The yellowing of Centipede Tongavine leaves can be caused by various circumstances. It could be that it isn’t getting enough sunshine, and it’s also possible that the plant isn’t getting enough or too much water.

To foster new growth and avoid the development of degeneration, yellow leaves should be clipped. Furthermore, they might be unappealing and alarming to look at. Simply use a sharp, sterile pair of shears to remove the leaves.

Root Rot

The most common cause of Devil’s Ivy demise is root rot. Some indoor gardeners may overwater their plants or neglect to provide adequate drainage, and these two errors are the two most typical causes of root rot.

It’s better to avoid root rot entirely because it’s so tough to treat. If you don’t have a soil meter, practice feeling for moisture in your soil by touching it. If the top few inches of the plant do not appear to be dry, wait till later to water!

Choose pots with high porosity to allow excess moisture to escape through the sidewalls (such as clay, unglazed ceramic, and concrete). A well-aerated soil mix will allow your plant’s roots to breathe and grow freely.

Similar Plants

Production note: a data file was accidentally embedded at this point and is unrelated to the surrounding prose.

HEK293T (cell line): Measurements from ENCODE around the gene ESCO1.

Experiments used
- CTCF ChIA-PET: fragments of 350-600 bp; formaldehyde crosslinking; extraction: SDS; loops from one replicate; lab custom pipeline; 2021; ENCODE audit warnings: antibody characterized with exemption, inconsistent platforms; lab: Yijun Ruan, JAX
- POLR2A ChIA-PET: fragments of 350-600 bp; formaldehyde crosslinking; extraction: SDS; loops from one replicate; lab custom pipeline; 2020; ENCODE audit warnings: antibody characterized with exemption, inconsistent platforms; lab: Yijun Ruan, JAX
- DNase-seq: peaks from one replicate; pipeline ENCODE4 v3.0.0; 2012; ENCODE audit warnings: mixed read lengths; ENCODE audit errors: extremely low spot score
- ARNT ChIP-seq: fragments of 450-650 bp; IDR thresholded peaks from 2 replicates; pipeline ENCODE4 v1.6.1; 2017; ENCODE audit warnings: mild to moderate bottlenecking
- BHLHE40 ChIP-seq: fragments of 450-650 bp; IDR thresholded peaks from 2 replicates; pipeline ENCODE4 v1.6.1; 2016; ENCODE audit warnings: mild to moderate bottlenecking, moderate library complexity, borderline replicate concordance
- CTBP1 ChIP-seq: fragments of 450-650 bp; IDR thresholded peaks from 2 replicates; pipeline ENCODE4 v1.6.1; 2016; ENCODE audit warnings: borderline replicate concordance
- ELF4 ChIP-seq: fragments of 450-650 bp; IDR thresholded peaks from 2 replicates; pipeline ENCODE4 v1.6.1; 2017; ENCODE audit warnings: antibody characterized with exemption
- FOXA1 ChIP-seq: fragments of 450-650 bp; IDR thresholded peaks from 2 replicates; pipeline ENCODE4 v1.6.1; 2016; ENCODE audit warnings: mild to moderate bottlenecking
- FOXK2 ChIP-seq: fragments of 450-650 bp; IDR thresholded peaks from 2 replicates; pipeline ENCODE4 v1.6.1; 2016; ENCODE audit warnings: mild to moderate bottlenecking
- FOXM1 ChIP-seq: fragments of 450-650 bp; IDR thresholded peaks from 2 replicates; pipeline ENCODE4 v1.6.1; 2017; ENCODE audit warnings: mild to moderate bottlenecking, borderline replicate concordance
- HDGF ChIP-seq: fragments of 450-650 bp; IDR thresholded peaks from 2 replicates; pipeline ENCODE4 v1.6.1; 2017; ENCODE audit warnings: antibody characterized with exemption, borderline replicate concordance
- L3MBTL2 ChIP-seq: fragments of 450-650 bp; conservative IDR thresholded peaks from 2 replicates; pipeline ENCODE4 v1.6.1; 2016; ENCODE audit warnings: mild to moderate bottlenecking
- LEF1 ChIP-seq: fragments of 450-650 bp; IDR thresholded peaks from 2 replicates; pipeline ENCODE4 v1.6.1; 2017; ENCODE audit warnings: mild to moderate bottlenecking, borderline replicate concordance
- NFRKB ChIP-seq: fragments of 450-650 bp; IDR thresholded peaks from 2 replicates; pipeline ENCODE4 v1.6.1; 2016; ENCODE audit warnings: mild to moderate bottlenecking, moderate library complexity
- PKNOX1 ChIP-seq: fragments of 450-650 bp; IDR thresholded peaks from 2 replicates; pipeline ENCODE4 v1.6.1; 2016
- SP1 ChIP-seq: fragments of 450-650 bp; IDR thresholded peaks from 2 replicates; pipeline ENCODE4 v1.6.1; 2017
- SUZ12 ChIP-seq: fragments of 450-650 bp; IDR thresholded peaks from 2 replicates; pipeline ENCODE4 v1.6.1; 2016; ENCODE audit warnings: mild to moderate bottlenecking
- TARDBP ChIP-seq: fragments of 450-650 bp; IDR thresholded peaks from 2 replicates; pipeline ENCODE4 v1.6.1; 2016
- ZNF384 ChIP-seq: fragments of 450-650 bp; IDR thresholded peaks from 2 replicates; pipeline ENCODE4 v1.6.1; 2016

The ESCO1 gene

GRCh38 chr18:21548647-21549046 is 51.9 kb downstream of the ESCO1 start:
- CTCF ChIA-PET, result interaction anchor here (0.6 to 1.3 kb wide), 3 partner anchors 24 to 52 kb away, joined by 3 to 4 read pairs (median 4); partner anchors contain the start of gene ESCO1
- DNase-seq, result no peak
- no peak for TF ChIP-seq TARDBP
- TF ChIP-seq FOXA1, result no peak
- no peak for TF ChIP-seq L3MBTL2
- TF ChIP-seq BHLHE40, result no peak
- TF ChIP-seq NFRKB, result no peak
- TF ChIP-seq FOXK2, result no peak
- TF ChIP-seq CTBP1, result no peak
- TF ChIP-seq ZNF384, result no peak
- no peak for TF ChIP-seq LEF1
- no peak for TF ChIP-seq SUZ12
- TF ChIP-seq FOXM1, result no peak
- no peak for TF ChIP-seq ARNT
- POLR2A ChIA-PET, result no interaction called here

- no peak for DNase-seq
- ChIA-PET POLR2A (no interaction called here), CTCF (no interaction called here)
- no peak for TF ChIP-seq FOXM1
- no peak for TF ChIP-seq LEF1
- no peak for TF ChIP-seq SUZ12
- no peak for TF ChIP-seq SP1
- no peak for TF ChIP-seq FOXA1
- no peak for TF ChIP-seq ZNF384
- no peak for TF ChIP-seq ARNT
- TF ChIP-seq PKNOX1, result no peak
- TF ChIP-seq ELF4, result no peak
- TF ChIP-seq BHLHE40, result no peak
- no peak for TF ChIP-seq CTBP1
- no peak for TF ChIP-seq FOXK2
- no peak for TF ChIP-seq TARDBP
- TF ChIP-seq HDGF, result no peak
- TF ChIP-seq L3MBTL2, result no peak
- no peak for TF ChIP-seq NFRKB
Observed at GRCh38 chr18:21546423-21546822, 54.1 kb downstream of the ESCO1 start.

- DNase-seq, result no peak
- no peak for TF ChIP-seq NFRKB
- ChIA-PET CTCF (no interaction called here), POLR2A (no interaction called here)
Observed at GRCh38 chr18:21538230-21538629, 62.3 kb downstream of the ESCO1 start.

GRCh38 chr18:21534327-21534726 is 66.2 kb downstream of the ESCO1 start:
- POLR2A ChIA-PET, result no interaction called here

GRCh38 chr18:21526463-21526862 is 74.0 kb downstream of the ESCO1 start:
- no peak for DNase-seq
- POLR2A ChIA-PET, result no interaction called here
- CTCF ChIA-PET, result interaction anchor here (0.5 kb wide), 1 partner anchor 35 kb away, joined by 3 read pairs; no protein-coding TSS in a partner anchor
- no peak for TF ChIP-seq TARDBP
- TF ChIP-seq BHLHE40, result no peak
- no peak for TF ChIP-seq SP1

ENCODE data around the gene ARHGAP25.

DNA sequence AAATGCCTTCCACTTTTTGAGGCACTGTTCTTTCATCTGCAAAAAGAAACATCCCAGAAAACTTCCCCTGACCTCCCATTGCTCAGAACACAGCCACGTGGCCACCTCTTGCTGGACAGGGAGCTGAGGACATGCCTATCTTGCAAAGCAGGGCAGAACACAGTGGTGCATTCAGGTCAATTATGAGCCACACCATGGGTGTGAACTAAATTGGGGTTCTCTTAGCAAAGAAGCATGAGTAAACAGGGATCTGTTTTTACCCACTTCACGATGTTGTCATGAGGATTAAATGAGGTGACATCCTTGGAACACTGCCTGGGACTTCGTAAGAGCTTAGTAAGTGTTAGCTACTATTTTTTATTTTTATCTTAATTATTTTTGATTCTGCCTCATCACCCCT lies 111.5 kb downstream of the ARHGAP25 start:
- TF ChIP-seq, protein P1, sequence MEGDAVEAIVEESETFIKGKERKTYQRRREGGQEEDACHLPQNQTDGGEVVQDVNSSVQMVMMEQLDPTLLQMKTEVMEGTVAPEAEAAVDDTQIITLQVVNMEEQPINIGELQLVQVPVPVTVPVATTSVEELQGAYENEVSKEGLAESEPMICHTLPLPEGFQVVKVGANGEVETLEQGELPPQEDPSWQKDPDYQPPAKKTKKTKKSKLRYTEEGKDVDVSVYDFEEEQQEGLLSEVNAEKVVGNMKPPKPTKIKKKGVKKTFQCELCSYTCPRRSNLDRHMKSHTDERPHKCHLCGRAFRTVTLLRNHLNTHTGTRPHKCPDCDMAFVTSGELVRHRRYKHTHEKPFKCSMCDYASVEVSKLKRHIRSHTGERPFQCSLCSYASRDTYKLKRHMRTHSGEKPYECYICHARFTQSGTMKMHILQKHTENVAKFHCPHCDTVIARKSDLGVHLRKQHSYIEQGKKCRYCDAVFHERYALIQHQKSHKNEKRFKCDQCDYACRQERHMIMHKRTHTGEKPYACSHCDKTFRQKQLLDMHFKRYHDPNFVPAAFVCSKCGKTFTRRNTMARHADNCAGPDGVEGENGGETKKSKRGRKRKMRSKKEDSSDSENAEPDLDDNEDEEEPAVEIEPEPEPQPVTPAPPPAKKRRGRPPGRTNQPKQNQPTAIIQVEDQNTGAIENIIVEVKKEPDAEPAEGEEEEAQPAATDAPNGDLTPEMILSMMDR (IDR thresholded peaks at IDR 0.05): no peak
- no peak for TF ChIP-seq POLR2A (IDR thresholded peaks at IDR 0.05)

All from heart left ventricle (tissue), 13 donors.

Do you like Cebu Blue? Here are some other plants that are similar to this one that you should consider:

Snow Queen Pothos: – The white-green speckled variegation of this plant makes it one of the most sought-after pothos varieties out there. Make it a centerpiece display or a hanging plant to showcase its beauty. 

Manjula Pothos: – The unique look and feel of this plant will surely brighten up any space. Its undulating leaves with splashes and swirls of green and white in a hanging basket make it a genuinely great plant to have. 

Satin Pothos: – This variegated plant is another Pothos that’s incredible to have. Its dark green foliage with silvery markings makes it a forerunner when it comes to accent pieces.
Neon Pothos: – This striking plant is one of the most beautiful home plants to have. Add a surprise pop of color to your indoor garden and enjoy the tropical vibe it brings.

Conclusion

The Cebu Blue Pothos, with its stunning foliage, is the perfect and beautiful addition to any plant lover’s collection.

Whether you’re just starting out as an indoor gardener or a seasoned hobbyist interested in learning more about the Cebu Blue Pothos, we hope you’ve learned something beneficial from us to help you successfully cultivate your Cebu Blue Pothos.